Societal Commentsand Historical Inaccuracy In Braveheart Essay
, Research Paper
William Wallace, Joan of Arc, George Armstrong Custer, and the list goes on of the people or groups of people who have had historical films made about them and their accomplishments or blunders. Many of these films have different areas in which they indirectly comment on every aspect of life from the roles of women to a particular look at social class. The idea that film is a medium in which a director can comment on the ills of society has been around since the first motion picture was made. The problem with this fact is that director?s and producers often change the historical facts and even the attitudes of the characters in order stimulate public interest through the striking of some common chord that the public feels strongly about. The story of the life of William Wallace in the movie Braveheart while historically fairly accurate in the depictions of the battles while leaving out many important fact in regard to relations on what is now the United Kingdom. In addition to deleting information about the relations between England and Scotland, the writers of the Braveheart script added some plot twists that have almost no historical backing. The events that have no historical foundation were most likely added to make the story more appealing to the audience or to comment on a current social trend. Specific trends that are commented on in the tale of the Scottish hero William Wallace are the changing place of women in our day, the rapid growth of nationalism, and the tendency of man to act in his own best interests. In addition to the comments made on society, those involved in the making of the movie Braveheart purposely deleted events with historical significance in order to make the character William Wallace an infallible hero of the Scottish people instead of portraying the whole truth about his life and times. Individuals in the movie business have shown disregard for historical fact in their pursuit for profits and a chance to address some social issue and there is no better example of this than the movie Braveheart. The historical inaccuracies in the movie Braveheart have several basic areas which include adding or deleting characters and inaccuracy regarding the lives and actions of historical figures. Edward I, William Wallace, the Prince and Princess of Wales as well as many other minor players in the Scottish resistance to English domination of Scotland have some aspect of their lives fictionalized in the movie Braveheart. In addition to the fictionalization of people?s lives there also happens to be military inaccuracies as well as periods of time which the movie does not account and instead inserts fictional events to make the movie more entertaining rather than historically accurate.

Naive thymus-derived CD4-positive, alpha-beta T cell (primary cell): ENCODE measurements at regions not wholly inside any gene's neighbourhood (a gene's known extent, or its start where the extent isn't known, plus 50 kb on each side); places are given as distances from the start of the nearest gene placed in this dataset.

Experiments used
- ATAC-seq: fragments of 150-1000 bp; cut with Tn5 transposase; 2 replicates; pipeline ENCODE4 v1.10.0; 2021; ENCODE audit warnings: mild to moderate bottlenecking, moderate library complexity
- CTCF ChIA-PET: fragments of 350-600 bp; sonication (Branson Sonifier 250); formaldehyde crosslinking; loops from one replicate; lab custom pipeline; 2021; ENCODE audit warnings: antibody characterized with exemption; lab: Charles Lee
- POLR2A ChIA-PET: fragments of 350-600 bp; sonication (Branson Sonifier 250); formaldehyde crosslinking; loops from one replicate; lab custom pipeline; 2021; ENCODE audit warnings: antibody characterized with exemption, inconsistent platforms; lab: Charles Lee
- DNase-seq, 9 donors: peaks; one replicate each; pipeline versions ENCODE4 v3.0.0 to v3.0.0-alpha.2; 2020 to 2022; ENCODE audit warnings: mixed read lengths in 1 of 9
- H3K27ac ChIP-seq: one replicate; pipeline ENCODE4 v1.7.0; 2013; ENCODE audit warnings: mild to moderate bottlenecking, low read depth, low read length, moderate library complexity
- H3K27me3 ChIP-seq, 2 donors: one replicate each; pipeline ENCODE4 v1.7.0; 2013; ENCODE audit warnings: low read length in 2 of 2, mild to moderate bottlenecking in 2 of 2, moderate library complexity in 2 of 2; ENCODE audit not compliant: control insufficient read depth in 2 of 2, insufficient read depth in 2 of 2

The first example of historical inaccuracy is that of the portrayal of Edward I, also known as Edward the Longshanks, as an individual who claimed that he was the heir to the Scottish throne and would torture and murder anyone who got in his way1. Henry I who happens to be the great great grandfather of Edward I married the daughter of the Scottish King2. Malcolm III ruled Scotland from 1058 until 1093 and his daughter Matilda married Henry I3. That is the basis of Edward?s claim to the Scottish throne in addition to the fact that his sister also married a Scottish King by the name of Alexander III who was the last Scottish ruler to hold the throne until Robert I was crowned at Scone in 13064. By all accounts of Edward I, he was indeed a man to be feared although the movie Braveheart portrays him as a incredibly cruel man who wanted nothing more than to crush his enemies. He was in fact an expert in English law, which he often used to his advantage. He was also a champion of the chivalric code and could be incredibly generous when the mood struck him5. Edward I was incredibly ambitious and even his biographer acknowledges the fact that he was a, ?hard-headed ruler who was determined to uphold his rights as he saw them, and ruthless in the methods he used to adopt his ends?6. While Edward I was most likely a ruthless ruler, he was not necessarily as evil as he is portrayed in the movie.